Since 2002, 4 million visitors plus:
hit counters
search engine optimization service

  Appletcollection Vertical Menu java applet, Copyright 2003 GD

Block Building

Normed for ages 2:6 to 4:11 (Usual age range is 2:6 to 3:5; Extended age range is 3:6 to 4:11).

On this subtest the child copies a two- or three-dimensional design using wooden blocks. Block Building is a measure of motor skill and visual perceptual encoding. It requires the child to have developed the notion of copying models. Although it is a non-verbal subtest, it may be influenced by verbal encoding strategies. It reflects aspects of problem solving ability; visual perceptual matching; hand-eye coordination; spatial orientation; visual motor skills; and ability with verbal and visual cues. "Block Building was created to measure the same abilities measured by the Copying subtest for young children not yet able to manipulate a pencil" (Elliott, 1990b, p. 43).

There are 12 items on this subtest. All children start with item 1. For the first item (building a tower with 8 blocks) the child’s response is scored as 2, 1, or 0 depending on the number of blocks used in the building. For the remaining items, the child is presented with either a two- or three-dimensional model from which to copy the design. The last 5 of the 12 items are presented as flat (two-dimensional) designs that are more challenging because they emphasize orientation and sequence.

Factor analytic findings

The Block Building subtest is considered a fair measure of g across all ages (overall r = .51). Specificity is ample for the age groups.

Reliability and correlational highlights

Block Building is considered to possess low overall reliability (r = .77), with reliability coefficients ranging from .68 to .84 across all of the five age groups. It correlates best with Copying (r =.51) and least with Recall of Objects (r = .14). It has a moderate correlation with the GCA (r = .65).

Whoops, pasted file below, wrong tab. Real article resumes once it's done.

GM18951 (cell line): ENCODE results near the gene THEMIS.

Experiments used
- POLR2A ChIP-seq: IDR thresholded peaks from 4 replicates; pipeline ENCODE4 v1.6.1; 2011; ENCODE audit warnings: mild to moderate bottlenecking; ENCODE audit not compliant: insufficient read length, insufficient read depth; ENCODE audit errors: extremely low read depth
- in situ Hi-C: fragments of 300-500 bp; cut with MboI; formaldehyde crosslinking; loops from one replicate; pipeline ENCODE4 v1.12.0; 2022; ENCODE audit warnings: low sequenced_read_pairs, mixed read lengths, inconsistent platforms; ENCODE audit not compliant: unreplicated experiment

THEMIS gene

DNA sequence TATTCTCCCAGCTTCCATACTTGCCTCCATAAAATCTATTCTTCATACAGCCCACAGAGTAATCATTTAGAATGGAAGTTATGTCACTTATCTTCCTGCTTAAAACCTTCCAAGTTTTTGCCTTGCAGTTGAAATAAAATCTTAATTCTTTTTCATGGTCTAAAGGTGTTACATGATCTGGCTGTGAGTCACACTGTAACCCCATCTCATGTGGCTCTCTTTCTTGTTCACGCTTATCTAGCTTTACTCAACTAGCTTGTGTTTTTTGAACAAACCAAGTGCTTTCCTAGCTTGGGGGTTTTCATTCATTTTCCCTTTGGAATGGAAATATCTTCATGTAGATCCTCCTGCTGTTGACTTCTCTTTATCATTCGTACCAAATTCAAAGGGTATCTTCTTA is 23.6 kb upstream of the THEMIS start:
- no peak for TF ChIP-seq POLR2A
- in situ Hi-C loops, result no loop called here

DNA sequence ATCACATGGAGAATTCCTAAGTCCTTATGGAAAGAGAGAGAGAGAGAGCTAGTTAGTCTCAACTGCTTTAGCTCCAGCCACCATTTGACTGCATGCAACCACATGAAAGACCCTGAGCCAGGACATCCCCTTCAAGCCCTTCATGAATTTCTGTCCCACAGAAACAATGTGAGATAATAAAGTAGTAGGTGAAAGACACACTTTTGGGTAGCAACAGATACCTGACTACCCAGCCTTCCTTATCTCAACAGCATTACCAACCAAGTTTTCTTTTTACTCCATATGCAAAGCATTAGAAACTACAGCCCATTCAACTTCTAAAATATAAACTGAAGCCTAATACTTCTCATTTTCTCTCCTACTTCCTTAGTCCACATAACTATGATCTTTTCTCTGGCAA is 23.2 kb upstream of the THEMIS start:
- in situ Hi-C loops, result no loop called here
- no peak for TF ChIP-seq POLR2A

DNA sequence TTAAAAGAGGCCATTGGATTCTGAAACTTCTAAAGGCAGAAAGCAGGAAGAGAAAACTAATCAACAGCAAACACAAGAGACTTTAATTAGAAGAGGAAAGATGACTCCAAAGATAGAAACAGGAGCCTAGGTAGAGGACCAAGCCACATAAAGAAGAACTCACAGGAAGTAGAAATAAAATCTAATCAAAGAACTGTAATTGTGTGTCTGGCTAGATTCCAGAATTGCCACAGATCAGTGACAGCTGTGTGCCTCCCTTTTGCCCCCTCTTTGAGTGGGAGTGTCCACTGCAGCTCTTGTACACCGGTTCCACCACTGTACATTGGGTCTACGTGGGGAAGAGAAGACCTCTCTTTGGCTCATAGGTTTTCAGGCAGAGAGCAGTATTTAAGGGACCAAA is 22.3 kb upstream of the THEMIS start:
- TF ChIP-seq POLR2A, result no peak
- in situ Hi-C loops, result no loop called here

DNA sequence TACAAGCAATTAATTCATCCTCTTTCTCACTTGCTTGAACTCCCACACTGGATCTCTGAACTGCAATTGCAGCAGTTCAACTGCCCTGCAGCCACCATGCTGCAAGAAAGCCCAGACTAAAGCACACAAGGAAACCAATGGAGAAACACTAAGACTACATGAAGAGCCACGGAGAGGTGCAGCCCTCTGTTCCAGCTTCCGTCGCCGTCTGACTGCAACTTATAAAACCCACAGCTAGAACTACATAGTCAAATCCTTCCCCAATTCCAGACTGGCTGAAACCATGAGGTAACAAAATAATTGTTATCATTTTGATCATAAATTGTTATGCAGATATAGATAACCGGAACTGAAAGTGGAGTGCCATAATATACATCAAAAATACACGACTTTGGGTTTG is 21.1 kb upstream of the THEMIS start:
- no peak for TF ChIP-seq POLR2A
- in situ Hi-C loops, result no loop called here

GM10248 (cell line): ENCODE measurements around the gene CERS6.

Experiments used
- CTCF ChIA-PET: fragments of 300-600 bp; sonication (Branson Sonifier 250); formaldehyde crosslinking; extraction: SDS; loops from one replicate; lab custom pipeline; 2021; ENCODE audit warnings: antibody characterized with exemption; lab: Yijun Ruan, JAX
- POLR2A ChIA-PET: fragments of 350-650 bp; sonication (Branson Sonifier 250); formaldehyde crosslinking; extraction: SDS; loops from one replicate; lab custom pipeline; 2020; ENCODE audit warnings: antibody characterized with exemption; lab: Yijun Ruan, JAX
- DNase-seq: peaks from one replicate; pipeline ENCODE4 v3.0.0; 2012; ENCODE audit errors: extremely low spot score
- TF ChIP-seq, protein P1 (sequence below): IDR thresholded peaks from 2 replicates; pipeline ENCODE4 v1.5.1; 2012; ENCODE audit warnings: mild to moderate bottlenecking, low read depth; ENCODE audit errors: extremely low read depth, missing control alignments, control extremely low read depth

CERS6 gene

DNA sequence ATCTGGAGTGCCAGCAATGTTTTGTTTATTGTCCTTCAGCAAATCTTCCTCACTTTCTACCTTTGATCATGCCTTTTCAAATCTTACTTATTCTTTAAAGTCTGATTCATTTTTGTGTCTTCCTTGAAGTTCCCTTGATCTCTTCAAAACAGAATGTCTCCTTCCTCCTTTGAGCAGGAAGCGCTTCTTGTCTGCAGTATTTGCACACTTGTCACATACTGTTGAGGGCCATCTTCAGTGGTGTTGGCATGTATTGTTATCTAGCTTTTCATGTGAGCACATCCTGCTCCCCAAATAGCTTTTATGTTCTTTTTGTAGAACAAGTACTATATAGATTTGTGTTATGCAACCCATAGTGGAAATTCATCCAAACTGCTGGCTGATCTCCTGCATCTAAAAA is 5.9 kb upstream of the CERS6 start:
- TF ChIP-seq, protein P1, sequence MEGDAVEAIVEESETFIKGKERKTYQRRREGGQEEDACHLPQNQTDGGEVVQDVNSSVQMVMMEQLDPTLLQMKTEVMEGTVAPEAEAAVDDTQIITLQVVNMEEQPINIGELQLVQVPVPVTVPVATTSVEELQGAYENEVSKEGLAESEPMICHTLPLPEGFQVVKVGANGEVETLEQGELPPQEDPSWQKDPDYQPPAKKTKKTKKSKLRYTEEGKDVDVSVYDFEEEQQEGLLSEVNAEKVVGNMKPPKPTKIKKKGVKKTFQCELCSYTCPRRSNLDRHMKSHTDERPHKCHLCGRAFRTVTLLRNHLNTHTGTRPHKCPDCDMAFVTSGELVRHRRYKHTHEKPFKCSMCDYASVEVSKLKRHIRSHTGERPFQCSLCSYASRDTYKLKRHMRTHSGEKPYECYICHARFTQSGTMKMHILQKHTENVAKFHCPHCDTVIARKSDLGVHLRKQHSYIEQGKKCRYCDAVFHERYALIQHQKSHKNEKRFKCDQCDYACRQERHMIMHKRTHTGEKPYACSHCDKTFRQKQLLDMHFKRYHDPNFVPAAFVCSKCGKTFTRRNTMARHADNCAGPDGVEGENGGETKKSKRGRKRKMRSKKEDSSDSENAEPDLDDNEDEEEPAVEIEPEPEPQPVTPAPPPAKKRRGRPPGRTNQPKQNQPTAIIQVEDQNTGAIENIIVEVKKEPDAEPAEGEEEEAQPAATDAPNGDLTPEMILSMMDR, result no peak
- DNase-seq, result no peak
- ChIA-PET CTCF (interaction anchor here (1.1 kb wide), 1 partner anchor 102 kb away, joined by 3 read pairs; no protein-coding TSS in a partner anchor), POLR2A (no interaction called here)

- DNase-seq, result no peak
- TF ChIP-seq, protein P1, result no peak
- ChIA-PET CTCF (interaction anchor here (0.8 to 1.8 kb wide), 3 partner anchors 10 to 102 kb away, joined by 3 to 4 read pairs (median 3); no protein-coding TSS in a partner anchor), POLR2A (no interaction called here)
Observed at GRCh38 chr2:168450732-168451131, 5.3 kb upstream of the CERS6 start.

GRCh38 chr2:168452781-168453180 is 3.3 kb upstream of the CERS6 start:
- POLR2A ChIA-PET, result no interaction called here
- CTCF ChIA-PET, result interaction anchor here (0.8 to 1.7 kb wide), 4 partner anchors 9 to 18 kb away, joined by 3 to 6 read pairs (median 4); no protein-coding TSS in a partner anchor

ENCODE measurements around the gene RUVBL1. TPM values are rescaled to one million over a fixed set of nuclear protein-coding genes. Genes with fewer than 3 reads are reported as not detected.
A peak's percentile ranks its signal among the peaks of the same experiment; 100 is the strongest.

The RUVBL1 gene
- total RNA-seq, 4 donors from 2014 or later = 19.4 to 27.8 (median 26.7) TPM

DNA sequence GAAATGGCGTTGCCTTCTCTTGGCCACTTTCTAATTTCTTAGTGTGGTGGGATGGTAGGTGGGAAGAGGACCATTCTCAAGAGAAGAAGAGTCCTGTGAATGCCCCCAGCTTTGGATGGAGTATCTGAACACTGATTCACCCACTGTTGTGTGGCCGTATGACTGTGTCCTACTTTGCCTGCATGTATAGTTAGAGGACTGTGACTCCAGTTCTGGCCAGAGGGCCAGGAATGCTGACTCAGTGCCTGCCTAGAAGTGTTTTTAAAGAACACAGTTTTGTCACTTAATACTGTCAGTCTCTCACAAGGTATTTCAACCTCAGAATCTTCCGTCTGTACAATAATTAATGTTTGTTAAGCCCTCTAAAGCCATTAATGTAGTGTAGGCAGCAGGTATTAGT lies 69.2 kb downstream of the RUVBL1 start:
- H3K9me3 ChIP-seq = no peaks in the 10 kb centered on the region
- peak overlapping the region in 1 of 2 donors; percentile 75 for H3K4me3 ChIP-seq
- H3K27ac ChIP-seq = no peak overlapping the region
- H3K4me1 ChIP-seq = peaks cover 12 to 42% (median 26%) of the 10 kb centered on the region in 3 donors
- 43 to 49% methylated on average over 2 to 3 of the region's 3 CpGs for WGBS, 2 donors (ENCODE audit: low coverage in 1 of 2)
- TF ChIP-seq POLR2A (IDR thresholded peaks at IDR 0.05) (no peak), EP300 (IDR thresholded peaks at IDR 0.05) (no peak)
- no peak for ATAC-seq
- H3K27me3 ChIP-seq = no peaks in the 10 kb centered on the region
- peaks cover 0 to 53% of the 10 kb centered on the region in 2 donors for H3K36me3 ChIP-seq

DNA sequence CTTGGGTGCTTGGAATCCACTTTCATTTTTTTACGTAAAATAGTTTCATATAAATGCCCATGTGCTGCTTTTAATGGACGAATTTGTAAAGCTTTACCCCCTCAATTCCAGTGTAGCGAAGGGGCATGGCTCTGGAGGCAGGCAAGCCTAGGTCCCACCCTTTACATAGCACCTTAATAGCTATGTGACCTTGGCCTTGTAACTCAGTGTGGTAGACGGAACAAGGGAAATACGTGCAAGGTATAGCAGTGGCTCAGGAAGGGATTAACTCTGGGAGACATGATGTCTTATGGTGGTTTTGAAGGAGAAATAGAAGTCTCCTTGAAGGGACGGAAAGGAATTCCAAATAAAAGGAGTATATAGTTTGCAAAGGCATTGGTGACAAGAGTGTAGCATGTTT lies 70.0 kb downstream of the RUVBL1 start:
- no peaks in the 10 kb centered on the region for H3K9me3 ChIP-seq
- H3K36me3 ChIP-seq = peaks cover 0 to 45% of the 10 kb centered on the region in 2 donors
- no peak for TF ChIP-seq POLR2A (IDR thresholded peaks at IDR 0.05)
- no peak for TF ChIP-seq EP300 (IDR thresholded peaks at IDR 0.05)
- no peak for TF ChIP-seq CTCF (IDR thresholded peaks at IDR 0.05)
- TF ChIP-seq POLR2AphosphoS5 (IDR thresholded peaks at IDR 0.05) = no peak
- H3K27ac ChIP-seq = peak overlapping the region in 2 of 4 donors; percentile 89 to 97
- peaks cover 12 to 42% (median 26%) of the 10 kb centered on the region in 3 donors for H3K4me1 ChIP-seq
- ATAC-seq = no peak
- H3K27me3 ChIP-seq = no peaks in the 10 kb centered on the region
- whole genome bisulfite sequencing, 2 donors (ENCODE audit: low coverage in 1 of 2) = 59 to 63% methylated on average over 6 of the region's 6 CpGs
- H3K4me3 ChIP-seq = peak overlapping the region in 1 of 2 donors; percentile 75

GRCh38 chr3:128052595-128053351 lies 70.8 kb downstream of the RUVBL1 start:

Gf-Gc classification

In the Broad stratum definition of abilities, Block Building is considered to be a logical measure of Visual Processing (Gv). In the Narrow stratum of abilities, it is considered to be a probable measure of Visualization (VZ) (McGrew & Flanagan, 1998, p. 96).

Administrative and interpretive considerations

The Block Building subtest is described on pages 67 to 71 in the DAS Administration and Scoring Manual and discussed on pages 43 and 44 in the DAS Introductory and Technical Handbook.

Examiners should study each design and practice building each before actually administering this subtest to a child. Fumbling will damage rapport, risk losing the child's attention, and penalize the child by giving an ambiguous demonstration to imitate. The Preschool record form shows each design and its correct orientation to the child.

According to the directions in the DAS Administration and Scoring Manual, rotations effect the scoring only on items 2 through 12. The examiner corrects all rotations.

Second attempts at building the designs are not allowed if the error is caused by a rotation. However, there are two situations in which the child should be given a second attempt. First, if on item number 1, the child builds the tower by placing the blocks on end (small side down) and fails to complete the tower, the examiner should demonstrate the correct way to build the tower and allow a second attempt. Score the better of the two attempts. Second, on items 1 through 7, the structure must remain free standing for at least 3 seconds (unless the child accidentally or playfully knocks down a stable structure). If the structure topples before 3 seconds, the examiner should allow the child a second attempt.

Word Definitions Similarities Matrices Sequential & Quantitative Reasoning
Recall of Designs Pattern Construction Block Building Verbal Comprehension
Picture Similarities Early Number Concepts Naming Vocabulary Copying
Back to DAS Subtest Page